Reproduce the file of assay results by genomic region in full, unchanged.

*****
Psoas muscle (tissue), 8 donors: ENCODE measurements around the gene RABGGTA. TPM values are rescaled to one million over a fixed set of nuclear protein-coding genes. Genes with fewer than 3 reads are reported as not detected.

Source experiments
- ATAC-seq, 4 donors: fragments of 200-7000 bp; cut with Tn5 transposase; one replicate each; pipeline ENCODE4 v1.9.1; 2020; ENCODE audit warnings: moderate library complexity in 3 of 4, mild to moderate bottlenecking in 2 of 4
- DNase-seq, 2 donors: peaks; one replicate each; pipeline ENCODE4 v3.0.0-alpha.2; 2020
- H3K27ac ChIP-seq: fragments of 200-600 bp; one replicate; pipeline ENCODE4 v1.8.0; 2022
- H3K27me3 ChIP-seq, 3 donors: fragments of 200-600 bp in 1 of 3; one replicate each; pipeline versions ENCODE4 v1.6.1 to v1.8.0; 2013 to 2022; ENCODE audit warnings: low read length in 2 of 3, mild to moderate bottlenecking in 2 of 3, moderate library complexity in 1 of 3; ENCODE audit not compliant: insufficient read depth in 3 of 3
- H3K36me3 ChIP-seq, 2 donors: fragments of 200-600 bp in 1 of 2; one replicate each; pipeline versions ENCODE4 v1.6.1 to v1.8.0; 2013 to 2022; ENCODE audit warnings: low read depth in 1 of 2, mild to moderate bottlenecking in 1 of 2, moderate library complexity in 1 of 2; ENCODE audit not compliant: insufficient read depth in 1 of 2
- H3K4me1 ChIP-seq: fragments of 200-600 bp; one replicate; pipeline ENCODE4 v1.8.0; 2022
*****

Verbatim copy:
Psoas muscle (tissue), 8 donors: ENCODE measurements around the gene RABGGTA. TPM values are rescaled to one million over a fixed set of nuclear protein-coding genes. Genes with fewer than 3 reads are reported as not detected.

Source experiments
- ATAC-seq, 4 donors: fragments of 200-7000 bp; cut with Tn5 transposase; one replicate each; pipeline ENCODE4 v1.9.1; 2020; ENCODE audit warnings: moderate library complexity in 3 of 4, mild to moderate bottlenecking in 2 of 4
- DNase-seq, 2 donors: peaks; one replicate each; pipeline ENCODE4 v3.0.0-alpha.2; 2020
- H3K27ac ChIP-seq: fragments of 200-600 bp; one replicate; pipeline ENCODE4 v1.8.0; 2022
- H3K27me3 ChIP-seq, 3 donors: fragments of 200-600 bp in 1 of 3; one replicate each; pipeline versions ENCODE4 v1.6.1 to v1.8.0; 2013 to 2022; ENCODE audit warnings: low read length in 2 of 3, mild to moderate bottlenecking in 2 of 3, moderate library complexity in 1 of 3; ENCODE audit not compliant: insufficient read depth in 3 of 3
- H3K36me3 ChIP-seq, 2 donors: fragments of 200-600 bp in 1 of 2; one replicate each; pipeline versions ENCODE4 v1.6.1 to v1.8.0; 2013 to 2022; ENCODE audit warnings: low read depth in 1 of 2, mild to moderate bottlenecking in 1 of 2, moderate library complexity in 1 of 2; ENCODE audit not compliant: insufficient read depth in 1 of 2
- H3K4me1 ChIP-seq: fragments of 200-600 bp; one replicate; pipeline ENCODE4 v1.8.0; 2022